Lifting the eyelids

The woman in the featured image is Jennifer Jason Leigh. She lost out to other leading ladies for the following mainstream movies – Taxi Driver, Superman, American Gigolo, An Officer and a Gentleman, Flashdance, Superman III, The Terminator, Desperately Seeking Woman, Back to the Future, Hannah and Her Sisters, The Fly, Fatal Attraction, The Accused, Batman Returns, Death Becomes Her, Hannibal, A Beautiful Mind, Unfaithful and Chicago. In case that wasn’t enough, she went on to lose the role that Susan Sarandon played in Enchanted. She didn’t win the second-string female role that Melanie Griffith won in Working Girl. Ditto for what became Drew Barrymore’s character in Charlie’s Angels. She had the misfortune of her father making her lose to Brooke Shields for The Blue Lagoon.

She rejected the career-making chance to be Molly in Ghost (which revamped Demi Moore’s floundering career), and Kim Basinger’s career-saving role in L.A. Confidential. What was obviously the Oscar-parlaying lead in The Piano would’ve been her gain had she not been too busy. She rejected the chance to be in Sex, Lies and Videotape (thereby kickstarting Laura San Giacomo’s career to the extent that she has more net-worth). As it turns out, Jennifer regretted the latter rejection. As for the title of this article, it is a play on words relating to two phrases – lift the lid and an eye-opening experience.

Eyes Wide Shut has a Chinese title which means Eye-Opener. It would’ve been more satisfactory for all concerned if I could find a still of her as Marion Ziegler, but there are none to be found because Stanley Kubrick wanted the film to have an air of secrecy. Filming was so secretive that Nicole Kidman likened the number of crew members to that of a film school short. J.J. began working on the film in 1996, but her services were dismissed in 1998. She had completed the role, but the press release claimed that the part had to go to someone else because she was already contracted to another film.

Greg King (film critic):

“There seems to be little justification for the highly publicized replacement of Jennifer Jason Leigh. Marie Richardson takes over for what is little more than a cameo appearance.”

The news of Jennifer joining the cast was announced in a Warner Brothers press release on October 24, 1996. Three days earlier, she was quoted in the London Times as saying that the part of Marion previously belonged to Robin Wright (as far back as July). The last press release to have mentioned Jennifer (24/4/98) gave away the real motive by proclaiming Marie as a leading lady of Ingmar Bergman. She was mostly in his plays and a Swedish TV film titled In the Presence of a Clown, which was going to be shown at the Cannes Film Festival in May. Stanley wanted his potentially embarrassing film (an artificial erotic drama) to be an Oscar qualifier.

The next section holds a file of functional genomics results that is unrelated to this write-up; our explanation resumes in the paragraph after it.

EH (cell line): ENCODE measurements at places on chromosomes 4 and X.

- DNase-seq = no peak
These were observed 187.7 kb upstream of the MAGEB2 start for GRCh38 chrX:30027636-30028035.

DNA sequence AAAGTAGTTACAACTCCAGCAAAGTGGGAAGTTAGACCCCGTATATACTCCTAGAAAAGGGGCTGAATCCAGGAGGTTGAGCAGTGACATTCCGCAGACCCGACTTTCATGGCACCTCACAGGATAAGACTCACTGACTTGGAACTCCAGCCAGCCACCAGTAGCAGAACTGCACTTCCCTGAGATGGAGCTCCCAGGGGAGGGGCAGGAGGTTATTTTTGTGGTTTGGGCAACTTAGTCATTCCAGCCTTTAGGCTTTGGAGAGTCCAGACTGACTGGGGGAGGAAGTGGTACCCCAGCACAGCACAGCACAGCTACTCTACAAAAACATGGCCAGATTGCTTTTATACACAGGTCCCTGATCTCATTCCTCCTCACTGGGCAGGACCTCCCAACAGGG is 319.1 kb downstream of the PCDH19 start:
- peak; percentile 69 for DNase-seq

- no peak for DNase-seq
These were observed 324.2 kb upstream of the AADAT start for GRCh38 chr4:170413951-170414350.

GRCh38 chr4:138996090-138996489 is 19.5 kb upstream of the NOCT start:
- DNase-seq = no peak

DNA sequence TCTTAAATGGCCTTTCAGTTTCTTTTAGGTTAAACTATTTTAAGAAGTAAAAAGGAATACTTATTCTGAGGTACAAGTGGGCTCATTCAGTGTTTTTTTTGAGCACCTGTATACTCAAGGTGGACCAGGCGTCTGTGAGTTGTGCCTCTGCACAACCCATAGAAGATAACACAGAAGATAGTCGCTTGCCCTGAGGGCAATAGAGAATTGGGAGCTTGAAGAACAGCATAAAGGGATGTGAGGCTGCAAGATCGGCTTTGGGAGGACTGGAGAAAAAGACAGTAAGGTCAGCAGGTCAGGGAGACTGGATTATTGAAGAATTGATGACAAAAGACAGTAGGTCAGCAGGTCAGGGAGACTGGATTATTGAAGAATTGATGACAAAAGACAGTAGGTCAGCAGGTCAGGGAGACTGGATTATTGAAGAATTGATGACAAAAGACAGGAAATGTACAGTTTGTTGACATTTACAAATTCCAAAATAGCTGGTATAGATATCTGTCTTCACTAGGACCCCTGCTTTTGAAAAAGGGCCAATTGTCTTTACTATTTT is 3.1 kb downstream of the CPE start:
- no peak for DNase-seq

The substitution is not as sympathetic as what had happened during the making of Saratoga (1937). Jean Harlow died when the film was nearly done. The remaining scenes were shot with Mary Dees (who had already worked as her double in two prior films) while her voice was supplied by Paula Winslowe. MGM had planned on scrapping the film before starting all over again with another actress (it was down to Virginia Bruce and Jean Arthur). However, Harlow’s fans demanded that her last film be released and the preview audiences were receptive. The studio had acquiesced. J.J. Leigh had it easier than Barbara Loden who was not paid for her emoting in The Swimmer (a 1966 movie which was shelved before being released in 1968).

Barbara was fired because Burt Lancaster didn’t like the fact that she stole the limelight. What made it worse for her is that her husband at the time, Elia Kazan (a director who didn’t work on the film), conspired with Sam Spiegel (one of the producers) to have her sequence removed – going behind the backs of the Perry spouses (a directing and writing duo who both thought Kazan was acting as an advocate on behalf of them). The irony is twofold in that her replacement was twice screwed over by Sam Spiegel after he promised to impart a vintage painting as payment and second billing (which actually went to Janet Landgard). The second part of that twofold irony is that Burt was let down by Sam, who promised that he would supervise the production.